From what I've seen, I have a hard time believing that the AE-9 is an "upgrade" over my X7 -- more like a sidegrade (even a downgrade).
 

criccio

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My theory is they pretty much have their segment of the market covered. Who else is really making internal gaming oriented audio solutions? If they moved into external solutions, customers searching for audio solutions would then see how many more options there are and Creative, at least, would lose market share.

They make a product that isn't necessary anymore and they want to hold on to the buyers still living in the past rather than compete in the present.
 

GiGaBiTe

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They make a product that isn't necessary anymore and they want to hold on to the buyers still living in the past rather than compete in the present.

The only reason crap labs still exists because they're slimy scum like Microsoft, Nvidia and Intel. I've refused to touch crap labs products since 2008 when they threatened legal action against a community driver modder who fixed their broken drivers and re-enabled advertised features on some of their cards in Windows Vista. I can't remember which cards it was, but they had working XP drivers, and the subsequent Vista drivers had many important features intentionally disabled or removed from the driver that people paid money and expected to have irregardless of which OS they were running.

http://nargalzius.com/blog/archives/2008/03/30/call-to-boycott-creative-labs
https://www.techdirt.com/articles/20080330/133233697.shtml

I was there the day it happened, the news spread like wildfire on a weekend and the thread on the crap labs forum exploded to literally hundreds of pages in just a few hours. Literally thousands of people saying they'd never touch a crap labs product again. Crappy labtards handled it the worst way possible and had some karen in their office create a public thread telling the modder to stop. I don't know if anyone else from that time kept their convictions, but I have not touched another crap labs product from that day forward. With how good onboard audio has become, there's literally no reason to ever buy a discrete sound card again, unless you need some fancy inputs or something.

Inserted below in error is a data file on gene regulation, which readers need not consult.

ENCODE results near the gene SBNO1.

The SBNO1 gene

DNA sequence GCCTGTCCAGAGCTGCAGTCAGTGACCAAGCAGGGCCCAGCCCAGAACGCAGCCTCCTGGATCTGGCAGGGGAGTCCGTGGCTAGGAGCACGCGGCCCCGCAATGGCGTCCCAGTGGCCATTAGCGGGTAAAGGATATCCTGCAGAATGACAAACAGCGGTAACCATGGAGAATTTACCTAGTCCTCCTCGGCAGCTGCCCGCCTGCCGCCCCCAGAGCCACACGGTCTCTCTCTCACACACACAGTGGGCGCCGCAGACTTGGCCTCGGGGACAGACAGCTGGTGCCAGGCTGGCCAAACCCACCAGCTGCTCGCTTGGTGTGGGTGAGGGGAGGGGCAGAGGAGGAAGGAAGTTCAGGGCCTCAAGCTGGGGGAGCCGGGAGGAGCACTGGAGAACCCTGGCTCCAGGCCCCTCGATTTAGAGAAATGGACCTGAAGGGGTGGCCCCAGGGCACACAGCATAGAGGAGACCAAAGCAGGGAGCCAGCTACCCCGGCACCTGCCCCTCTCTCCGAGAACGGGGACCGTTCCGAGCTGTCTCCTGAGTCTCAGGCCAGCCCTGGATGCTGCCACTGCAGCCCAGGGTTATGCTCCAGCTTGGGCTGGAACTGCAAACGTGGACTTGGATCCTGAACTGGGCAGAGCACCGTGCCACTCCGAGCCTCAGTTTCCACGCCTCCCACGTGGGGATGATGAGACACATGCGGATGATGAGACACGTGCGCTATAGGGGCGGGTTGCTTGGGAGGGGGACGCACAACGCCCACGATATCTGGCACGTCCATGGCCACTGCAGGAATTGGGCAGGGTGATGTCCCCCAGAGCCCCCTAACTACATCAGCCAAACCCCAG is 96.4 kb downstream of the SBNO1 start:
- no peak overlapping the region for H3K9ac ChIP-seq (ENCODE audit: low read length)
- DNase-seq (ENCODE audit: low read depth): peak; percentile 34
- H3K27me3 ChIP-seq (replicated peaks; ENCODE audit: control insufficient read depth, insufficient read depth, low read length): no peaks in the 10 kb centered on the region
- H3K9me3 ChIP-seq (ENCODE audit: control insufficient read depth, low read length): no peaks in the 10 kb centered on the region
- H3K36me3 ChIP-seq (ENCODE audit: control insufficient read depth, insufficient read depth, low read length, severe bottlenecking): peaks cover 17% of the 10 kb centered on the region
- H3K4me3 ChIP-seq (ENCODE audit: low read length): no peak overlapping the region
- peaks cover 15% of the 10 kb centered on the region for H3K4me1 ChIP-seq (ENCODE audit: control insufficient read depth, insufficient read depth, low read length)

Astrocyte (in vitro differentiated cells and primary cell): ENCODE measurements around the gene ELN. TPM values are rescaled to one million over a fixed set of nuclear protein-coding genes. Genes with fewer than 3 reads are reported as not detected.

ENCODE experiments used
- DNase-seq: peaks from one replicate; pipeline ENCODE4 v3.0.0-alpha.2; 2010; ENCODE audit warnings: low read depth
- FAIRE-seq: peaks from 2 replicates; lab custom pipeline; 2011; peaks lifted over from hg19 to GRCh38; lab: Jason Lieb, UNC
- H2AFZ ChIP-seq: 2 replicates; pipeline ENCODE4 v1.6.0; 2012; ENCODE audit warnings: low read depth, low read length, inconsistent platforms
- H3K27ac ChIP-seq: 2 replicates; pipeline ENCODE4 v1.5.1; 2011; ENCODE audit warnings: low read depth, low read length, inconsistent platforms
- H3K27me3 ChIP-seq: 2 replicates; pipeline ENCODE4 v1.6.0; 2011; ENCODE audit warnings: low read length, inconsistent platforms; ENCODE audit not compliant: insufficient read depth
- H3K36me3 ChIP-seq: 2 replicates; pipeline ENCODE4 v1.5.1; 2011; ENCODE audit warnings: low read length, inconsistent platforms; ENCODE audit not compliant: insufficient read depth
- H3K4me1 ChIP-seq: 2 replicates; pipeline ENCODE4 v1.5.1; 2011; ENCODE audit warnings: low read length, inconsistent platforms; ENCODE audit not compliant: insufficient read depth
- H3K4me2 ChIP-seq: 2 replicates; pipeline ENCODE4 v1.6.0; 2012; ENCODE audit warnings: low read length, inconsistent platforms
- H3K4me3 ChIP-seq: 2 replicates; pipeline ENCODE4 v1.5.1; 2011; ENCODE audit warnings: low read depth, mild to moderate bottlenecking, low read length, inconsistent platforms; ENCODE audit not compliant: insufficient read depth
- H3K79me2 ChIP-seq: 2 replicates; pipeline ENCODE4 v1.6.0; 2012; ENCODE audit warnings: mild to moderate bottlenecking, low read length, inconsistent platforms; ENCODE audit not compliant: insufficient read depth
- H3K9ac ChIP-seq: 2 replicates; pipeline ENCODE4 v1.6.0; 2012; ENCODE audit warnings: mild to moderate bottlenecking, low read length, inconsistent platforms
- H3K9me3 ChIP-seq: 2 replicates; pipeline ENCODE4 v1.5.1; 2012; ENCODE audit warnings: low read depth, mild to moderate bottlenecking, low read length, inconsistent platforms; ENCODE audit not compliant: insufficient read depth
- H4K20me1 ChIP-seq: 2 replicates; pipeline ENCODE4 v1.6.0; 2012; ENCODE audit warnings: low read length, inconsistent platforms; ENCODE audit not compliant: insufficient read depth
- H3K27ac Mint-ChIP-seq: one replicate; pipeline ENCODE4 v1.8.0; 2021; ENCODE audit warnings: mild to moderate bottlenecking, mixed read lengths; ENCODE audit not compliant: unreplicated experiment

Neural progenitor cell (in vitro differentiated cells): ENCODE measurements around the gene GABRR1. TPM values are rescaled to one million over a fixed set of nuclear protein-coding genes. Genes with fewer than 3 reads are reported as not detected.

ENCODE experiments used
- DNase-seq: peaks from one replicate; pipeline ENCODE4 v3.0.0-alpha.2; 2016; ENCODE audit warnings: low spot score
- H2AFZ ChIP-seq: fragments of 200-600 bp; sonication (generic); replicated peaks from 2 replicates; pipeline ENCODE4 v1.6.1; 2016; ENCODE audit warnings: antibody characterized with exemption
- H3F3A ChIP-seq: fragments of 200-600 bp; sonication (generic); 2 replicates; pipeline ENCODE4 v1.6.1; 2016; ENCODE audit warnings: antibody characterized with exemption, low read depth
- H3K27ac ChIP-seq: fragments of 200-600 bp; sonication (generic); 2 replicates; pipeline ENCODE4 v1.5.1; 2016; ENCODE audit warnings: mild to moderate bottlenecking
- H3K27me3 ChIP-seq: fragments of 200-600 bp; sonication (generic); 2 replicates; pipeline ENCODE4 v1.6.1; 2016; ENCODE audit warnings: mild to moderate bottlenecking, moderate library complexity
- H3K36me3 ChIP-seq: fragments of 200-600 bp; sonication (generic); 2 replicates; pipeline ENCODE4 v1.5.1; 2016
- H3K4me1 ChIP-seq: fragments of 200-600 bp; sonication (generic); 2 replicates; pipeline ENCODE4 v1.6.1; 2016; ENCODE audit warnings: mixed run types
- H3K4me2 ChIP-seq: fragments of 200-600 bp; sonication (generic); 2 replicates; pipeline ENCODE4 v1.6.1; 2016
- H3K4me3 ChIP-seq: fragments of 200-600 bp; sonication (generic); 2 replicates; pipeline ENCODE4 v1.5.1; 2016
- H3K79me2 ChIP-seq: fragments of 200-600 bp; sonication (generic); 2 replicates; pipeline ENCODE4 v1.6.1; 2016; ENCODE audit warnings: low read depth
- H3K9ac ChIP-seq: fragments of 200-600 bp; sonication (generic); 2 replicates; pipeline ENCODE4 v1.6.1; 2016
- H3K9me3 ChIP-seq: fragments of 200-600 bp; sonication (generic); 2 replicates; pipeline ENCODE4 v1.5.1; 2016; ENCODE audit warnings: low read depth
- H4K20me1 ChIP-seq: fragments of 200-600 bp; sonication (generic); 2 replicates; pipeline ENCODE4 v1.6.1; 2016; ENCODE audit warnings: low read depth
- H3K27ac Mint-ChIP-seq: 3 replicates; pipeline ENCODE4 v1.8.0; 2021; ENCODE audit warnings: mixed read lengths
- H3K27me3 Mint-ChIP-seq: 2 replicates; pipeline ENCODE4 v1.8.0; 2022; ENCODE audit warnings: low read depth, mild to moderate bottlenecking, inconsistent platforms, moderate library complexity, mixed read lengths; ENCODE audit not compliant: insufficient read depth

shaolin95

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The only reason crap labs still exists because they're slimy scum like Microsoft, Nvidia and Intel. I've refused to touch crap labs products since 2008 when they threatened legal action against a community driver modder who fixed their broken drivers and re-enabled advertised features on some of their cards in Windows Vista. I can't remember which cards it was, but they had working XP drivers, and the subsequent Vista drivers had many important features intentionally disabled or removed from the driver that people paid money and expected to have irregardless of which OS they were running.

http://nargalzius.com/blog/archives/2008/03/30/call-to-boycott-creative-labs
https://www.techdirt.com/articles/20080330/133233697.shtml

I was there the day it happened, the news spread like wildfire on a weekend and the thread on the crap labs forum exploded to literally hundreds of pages in just a few hours. Literally thousands of people saying they'd never touch a crap labs product again. Crappy labtards handled it the worst way possible and had some karen in their office create a public thread telling the modder to stop. I don't know if anyone else from that time kept their convictions, but I have not touched another crap labs product from that day forward. With how good onboard audio has become, there's literally no reason to ever buy a discrete sound card again, unless you need some fancy inputs or something.
That was freaking 12 YEARS AGO...Dont you think its time to move on? but whatever, your loss.
 

criccio